Dribbling is the act of bouncing the ball continuously with one hand and is a requirement for a player to take steps with the ball. To dribble, a player pushes the ball down towards the ground with the fingertips rather than patting it; this ensures greater control. When dribbling past an opponent, the dribbler should dribble with the hand farthest from the opponent, making it more difficult for the defensive player to get to the ball. It is therefore important for a player to be able to dribble competently with both hands. Good dribblers (or "ball handlers") tend to bounce the ball low to the ground, reducing the distance of travel of the ball from the floor to the hand, making it more difficult for the defender to "steal" the ball. Good ball handlers frequently dribble behind their backs, between their legs, and switch directions suddenly, making a less predictable dribbling pattern that is more difficult to defend against. This is called a crossover, which is the most effective way to move past defenders while dribbling. A skilled player can dribble without watching the ball, using the dribbling motion or peripheral vision to keep track of the ball's location. By not having to focus on the ball, a player can look for teammates or scoring opportunities, as well as avoid the danger of having someone steal the ball away from him/her.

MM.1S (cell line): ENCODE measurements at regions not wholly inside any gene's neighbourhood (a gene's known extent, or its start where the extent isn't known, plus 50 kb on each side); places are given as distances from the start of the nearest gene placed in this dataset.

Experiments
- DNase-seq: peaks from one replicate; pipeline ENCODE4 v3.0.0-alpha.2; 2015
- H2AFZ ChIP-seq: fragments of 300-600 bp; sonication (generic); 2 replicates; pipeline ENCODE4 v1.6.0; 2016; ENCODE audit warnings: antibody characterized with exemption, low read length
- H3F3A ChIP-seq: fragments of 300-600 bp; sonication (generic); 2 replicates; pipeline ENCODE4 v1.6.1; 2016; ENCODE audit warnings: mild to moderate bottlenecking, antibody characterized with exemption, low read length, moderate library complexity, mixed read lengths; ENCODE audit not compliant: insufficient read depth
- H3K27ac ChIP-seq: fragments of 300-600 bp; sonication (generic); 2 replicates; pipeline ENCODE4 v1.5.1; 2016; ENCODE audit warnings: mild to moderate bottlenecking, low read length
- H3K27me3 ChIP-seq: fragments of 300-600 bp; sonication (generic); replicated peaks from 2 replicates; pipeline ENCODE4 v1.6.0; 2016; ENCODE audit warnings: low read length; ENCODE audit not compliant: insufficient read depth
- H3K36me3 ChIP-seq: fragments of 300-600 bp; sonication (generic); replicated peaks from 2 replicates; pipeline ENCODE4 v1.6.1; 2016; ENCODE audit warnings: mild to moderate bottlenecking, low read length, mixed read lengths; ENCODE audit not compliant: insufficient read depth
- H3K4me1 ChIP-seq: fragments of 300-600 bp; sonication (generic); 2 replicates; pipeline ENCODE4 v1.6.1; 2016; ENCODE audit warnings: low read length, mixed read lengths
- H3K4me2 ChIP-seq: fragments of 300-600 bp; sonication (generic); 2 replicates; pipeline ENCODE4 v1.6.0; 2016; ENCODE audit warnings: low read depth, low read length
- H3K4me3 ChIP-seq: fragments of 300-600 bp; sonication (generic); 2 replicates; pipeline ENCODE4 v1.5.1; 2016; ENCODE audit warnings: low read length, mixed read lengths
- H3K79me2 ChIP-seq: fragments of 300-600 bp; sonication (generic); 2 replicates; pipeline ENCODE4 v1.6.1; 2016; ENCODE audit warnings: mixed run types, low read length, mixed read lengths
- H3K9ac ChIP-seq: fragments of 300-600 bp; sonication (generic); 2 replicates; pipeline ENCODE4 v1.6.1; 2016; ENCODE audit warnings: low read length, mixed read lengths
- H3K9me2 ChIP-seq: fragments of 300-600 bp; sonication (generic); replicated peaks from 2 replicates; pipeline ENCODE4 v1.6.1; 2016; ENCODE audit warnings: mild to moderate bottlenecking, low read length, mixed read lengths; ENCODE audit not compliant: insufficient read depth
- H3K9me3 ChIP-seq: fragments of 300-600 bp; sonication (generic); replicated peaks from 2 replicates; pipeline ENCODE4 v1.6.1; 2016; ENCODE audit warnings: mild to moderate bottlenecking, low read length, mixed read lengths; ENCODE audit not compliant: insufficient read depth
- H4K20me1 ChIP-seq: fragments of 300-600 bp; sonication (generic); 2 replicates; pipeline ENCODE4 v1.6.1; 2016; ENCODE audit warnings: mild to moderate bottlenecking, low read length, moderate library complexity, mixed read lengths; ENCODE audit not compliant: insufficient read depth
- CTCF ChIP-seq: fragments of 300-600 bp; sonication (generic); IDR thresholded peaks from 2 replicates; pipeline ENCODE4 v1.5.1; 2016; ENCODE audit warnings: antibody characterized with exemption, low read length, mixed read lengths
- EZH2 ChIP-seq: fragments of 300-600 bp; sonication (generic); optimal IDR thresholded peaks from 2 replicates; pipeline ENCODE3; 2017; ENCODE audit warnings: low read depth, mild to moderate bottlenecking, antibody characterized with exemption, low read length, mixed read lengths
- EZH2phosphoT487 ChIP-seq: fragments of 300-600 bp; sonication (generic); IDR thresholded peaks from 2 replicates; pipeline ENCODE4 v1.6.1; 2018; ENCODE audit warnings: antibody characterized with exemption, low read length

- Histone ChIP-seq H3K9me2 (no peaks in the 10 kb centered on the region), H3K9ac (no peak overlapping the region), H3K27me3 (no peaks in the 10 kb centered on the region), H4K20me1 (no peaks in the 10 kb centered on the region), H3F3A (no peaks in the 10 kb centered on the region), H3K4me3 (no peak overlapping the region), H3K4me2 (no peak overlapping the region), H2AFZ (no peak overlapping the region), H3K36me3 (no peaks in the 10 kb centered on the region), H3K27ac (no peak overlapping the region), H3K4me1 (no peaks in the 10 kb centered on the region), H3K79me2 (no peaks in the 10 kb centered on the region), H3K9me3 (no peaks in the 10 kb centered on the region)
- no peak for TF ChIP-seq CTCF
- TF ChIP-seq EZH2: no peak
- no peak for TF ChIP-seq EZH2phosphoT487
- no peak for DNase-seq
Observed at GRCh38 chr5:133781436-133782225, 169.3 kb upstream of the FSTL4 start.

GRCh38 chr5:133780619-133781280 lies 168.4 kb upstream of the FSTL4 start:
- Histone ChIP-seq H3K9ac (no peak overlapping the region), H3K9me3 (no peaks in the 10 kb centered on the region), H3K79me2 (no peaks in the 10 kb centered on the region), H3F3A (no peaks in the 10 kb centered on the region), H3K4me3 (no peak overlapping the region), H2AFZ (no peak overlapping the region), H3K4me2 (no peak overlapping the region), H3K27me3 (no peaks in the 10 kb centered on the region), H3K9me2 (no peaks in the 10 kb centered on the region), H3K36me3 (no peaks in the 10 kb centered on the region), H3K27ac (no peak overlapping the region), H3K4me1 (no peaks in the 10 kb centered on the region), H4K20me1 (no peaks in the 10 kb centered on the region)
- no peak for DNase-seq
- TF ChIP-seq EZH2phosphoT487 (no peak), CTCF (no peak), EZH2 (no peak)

Blocking

A block is performed when, after a shot is attempted, a defender succeeds in altering the shot by touching the ball. In almost all variants of play, it is illegal to touch the ball after it is in the downward path of its arc; this is known as ''goaltending''. It is also illegal under NBA and Men's NCAA basketball to block a shot after it has touched the backboard, or when any part of the ball is directly above the rim. Under international rules it is illegal to block a shot that is in the downward path of its arc or one that has touched the backboard until the ball has hit the rim. After the ball hits the rim, it is again legal to touch it even though it is no longer considered as a block performed. To block a shot, a player has to be able to reach a point higher than where the shot is released. Thus, height can be an advantage in blocking. Players who are taller and playing the power forward or center positions generally record more blocks than players who are shorter and playing the guard positions. However, with good timing and a sufficiently high vertical leap, even shorter players can be effective shot blockers.